Homelessness in Portland: Part II

Published by Stephanie VanRheen on

City officials from the United States Conference of Mayors identified lack of affordable housing as the leading cause of homelessness among unaccompanied individuals. This was followed by poverty, mental health and the lack of needed services, and substance abuse.

Housing affordability in Portland has continued to decline as rents and home prices continue to climb, outpacing incomes. The average monthly rent in Portland rose 7 percent between 2015 and 2016. That was the fourth consecutive year that Portland has seen an annual rent increase in excess of 5 percent, with the average rent increasing nearly 30 percent since 2012.

According to a recent release from the S&P/Case-Shiller US National Home Price Index that measures changes to home prices through a twenty-city composite index, “Seattle, Portland, and Dallas reported the highest year-over-year gains among the 20 cities. A full-time worker in the Portland metro area would need to earn an annual income of $49,680 in order to afford a two bedroom apartment in the metro area without being rent burdened. This would require the worker to work forty hours a week at $23.88 per hour or work for ninety-two hours a week at Oregon’s minimum wage last year.” 

For many, homelessness is a new event.

Loss of a job, health issues, and raising rents have an impact. Just under one-third (29.1%) of the unsheltered population reported that this was the first time they were experiencing homelessness.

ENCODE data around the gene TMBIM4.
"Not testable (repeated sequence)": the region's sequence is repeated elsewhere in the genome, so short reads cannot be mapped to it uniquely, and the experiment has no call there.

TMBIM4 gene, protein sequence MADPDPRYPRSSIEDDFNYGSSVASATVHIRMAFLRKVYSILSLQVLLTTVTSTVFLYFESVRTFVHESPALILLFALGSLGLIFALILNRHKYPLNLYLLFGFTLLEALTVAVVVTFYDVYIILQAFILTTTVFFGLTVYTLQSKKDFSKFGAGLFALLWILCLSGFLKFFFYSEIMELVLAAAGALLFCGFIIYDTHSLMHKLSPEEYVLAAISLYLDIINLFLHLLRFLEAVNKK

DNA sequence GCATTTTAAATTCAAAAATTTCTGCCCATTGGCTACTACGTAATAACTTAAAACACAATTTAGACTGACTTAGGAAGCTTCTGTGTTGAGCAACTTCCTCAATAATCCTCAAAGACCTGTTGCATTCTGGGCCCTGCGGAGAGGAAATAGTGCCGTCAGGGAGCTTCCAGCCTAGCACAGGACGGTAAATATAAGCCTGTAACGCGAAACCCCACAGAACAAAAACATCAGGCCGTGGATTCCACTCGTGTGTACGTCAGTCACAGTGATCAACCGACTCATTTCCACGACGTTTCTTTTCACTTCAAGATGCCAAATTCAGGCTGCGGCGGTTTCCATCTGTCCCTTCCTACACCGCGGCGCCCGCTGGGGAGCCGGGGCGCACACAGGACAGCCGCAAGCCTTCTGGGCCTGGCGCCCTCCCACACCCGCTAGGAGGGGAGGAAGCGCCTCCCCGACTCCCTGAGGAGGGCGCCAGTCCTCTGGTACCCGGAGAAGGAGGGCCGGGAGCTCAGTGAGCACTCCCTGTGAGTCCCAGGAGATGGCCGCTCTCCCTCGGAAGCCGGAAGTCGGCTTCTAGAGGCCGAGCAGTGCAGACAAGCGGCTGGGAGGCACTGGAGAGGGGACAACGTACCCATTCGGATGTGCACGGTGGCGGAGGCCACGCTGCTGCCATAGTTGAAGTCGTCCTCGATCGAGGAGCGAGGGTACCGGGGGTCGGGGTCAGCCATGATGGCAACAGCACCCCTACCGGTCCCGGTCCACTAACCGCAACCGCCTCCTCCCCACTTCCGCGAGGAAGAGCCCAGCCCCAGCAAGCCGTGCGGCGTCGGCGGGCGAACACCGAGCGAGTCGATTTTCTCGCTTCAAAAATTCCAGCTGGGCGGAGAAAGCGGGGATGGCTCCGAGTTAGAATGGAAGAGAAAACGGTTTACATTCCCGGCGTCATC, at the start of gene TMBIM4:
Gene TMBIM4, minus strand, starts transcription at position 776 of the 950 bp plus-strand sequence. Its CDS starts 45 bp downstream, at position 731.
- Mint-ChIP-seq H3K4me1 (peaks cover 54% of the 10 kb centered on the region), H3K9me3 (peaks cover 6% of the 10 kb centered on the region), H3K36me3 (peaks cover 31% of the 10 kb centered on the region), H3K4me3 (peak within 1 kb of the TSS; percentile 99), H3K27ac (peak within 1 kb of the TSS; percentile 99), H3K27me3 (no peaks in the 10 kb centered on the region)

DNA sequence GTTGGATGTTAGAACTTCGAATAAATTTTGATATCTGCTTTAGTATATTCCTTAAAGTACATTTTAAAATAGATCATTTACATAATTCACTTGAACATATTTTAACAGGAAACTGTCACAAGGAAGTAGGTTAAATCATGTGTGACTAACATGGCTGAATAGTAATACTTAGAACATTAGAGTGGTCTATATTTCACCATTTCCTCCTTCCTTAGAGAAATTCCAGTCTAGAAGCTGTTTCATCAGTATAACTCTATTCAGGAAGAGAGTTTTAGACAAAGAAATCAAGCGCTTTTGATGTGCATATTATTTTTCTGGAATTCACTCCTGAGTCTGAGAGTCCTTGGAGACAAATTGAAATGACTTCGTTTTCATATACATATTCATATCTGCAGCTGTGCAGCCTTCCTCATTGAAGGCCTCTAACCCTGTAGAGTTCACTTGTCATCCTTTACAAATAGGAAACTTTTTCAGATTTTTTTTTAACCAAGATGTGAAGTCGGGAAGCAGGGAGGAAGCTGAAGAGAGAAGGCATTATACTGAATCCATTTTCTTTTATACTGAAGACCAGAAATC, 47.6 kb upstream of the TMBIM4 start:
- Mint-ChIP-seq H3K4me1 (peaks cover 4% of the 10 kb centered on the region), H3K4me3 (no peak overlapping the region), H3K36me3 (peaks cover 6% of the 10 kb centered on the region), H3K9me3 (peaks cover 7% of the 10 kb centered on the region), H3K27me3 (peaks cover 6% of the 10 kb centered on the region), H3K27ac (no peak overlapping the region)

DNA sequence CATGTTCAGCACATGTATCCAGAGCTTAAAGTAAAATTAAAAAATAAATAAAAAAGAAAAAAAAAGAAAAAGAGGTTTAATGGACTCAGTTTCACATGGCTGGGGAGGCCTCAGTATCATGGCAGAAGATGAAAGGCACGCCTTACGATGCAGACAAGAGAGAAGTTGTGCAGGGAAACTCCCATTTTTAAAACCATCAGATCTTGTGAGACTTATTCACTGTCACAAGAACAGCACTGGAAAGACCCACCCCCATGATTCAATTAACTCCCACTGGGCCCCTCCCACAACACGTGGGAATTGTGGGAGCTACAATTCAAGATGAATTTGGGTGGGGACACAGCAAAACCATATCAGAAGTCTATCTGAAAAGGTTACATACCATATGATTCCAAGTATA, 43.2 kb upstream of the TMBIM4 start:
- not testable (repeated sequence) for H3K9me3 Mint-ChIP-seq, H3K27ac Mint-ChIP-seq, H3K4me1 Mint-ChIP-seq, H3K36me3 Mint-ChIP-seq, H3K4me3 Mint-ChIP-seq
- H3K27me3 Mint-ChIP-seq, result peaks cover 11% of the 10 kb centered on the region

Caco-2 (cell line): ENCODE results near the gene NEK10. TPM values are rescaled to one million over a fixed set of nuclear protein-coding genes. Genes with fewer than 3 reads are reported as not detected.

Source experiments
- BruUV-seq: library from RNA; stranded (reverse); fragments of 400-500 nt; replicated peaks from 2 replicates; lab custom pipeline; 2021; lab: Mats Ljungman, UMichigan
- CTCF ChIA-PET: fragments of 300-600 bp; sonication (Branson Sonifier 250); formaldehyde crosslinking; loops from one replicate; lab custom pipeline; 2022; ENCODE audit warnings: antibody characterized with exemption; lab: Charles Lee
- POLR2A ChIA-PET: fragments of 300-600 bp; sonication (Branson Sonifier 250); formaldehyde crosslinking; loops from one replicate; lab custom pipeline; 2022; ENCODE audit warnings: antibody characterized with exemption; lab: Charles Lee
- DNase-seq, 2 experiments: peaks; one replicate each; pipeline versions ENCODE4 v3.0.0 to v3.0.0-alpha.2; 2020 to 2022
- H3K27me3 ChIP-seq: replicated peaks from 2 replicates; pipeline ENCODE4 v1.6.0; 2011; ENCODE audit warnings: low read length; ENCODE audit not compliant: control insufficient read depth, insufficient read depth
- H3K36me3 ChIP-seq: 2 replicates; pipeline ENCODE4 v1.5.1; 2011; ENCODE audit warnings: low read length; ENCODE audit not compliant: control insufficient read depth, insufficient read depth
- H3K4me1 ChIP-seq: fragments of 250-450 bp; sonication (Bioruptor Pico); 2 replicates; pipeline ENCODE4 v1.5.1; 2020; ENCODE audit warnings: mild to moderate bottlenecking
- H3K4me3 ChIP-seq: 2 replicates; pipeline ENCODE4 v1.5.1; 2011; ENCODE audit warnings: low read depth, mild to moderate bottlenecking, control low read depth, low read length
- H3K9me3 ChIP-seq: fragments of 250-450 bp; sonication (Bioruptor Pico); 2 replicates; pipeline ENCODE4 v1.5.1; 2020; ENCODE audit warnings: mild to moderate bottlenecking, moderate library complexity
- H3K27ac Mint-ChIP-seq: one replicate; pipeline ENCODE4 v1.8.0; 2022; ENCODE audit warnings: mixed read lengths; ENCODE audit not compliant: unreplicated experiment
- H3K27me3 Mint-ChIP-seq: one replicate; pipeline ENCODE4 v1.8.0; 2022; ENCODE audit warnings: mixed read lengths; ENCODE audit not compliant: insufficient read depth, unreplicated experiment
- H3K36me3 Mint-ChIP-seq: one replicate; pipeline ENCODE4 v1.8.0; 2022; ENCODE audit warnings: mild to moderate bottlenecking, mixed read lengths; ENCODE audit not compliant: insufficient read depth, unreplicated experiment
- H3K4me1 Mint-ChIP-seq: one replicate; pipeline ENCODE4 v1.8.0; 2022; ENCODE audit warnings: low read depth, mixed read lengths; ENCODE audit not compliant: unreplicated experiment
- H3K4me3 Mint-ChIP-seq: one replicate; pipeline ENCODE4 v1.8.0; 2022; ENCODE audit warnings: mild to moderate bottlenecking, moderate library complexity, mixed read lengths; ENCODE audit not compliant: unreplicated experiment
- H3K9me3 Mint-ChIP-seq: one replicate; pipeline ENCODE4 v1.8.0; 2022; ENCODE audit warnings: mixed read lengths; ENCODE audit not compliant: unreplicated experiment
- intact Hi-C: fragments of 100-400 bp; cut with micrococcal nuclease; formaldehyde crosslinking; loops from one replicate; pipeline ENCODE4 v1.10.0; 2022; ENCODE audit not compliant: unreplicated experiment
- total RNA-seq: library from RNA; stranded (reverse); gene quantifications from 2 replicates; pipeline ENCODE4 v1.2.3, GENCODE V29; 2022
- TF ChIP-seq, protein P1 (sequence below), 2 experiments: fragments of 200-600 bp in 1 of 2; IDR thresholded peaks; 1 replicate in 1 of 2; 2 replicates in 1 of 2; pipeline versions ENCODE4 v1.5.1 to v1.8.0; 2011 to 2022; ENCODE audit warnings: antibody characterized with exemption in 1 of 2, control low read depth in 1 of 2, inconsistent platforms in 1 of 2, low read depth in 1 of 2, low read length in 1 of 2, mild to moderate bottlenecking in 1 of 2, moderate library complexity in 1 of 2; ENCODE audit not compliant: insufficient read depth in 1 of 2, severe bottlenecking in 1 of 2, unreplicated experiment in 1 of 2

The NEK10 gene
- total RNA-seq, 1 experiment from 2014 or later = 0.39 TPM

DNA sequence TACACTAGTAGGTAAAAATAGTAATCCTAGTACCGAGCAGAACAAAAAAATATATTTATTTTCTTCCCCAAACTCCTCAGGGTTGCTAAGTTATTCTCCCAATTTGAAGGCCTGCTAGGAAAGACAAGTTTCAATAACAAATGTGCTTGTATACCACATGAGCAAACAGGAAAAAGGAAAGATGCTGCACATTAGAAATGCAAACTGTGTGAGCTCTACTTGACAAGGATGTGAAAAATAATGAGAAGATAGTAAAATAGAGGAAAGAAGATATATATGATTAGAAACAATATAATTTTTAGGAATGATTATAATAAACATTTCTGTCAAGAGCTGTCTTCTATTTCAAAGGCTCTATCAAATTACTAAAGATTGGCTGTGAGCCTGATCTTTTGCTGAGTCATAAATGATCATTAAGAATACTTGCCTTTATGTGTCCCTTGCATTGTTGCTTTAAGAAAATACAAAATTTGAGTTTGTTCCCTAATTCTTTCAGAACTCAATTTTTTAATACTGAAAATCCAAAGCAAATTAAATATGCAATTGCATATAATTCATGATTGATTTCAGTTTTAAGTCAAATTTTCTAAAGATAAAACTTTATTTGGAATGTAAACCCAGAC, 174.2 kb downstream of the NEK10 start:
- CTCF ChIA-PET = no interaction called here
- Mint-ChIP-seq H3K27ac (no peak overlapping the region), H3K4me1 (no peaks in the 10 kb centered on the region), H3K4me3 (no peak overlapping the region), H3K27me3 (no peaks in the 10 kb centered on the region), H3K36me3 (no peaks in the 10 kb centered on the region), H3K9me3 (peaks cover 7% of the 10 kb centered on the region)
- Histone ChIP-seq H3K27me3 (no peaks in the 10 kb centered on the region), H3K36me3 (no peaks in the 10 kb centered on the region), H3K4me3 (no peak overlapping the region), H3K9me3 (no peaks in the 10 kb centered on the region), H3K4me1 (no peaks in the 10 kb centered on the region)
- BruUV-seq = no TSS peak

Historical and continued systemic discrimination is plainly evident as well. Families of people of color had a higher percentage of homelessness than the overall population in the 2017 Point in Time Count in Portland.

In the overall homeless population, 15.7% of people were part of families without children. 40.8% of these children were 5 years old and younger. 24% of people of color were part of families with children.  

The figure below shows how much more likely a person of color is to be homeless in Portland than someone who is White, Not Hispanic.

For example, Native Americans are 402 percent more likely to be homeless than are people who are White and not Hispanic or Latino, Black/African Americans are 180 percent more likely to be homeless, and Native Hawaiians/Other Pacific Islanders are 198 percent more likely to be homeless. Overall, people of color are 55 percent more likely to be homeless than are White people. Keep in mind that this does not take into account the doubled-up population or those who were not counted.

Family dynamics also impact homelessness.

 Just over one-third (33.7%) of the respondents experiencing unsheltered and sheltered homelessness reported that they have experienced domestic violence. Just over one-fifth (21%) of the adult unsheltered population that responded as having experienced domestic violence responded that they were currently fleeing from domestic violence. 10.4 percent of people reporting experience with domestic violence are in adult-child households.

A bright spot in all of this is that progress is being made, housing is being built and in the case of Nesika IIlahee, meaning “Our Place” in the Chinook language, it will be a three-story wood-framed building featuring 59 units of studios, 1-, 2-, and 3-bedroom apartments. Twenty units will be reserved for enrolled members of federally recognized tribes.

“Despite making up 2.5 percent of the population, Native Americans represented 10 percent of those counted as homeless in 2017. Native Americans were also four times more likely to experience homelessness compared to people who are white.”


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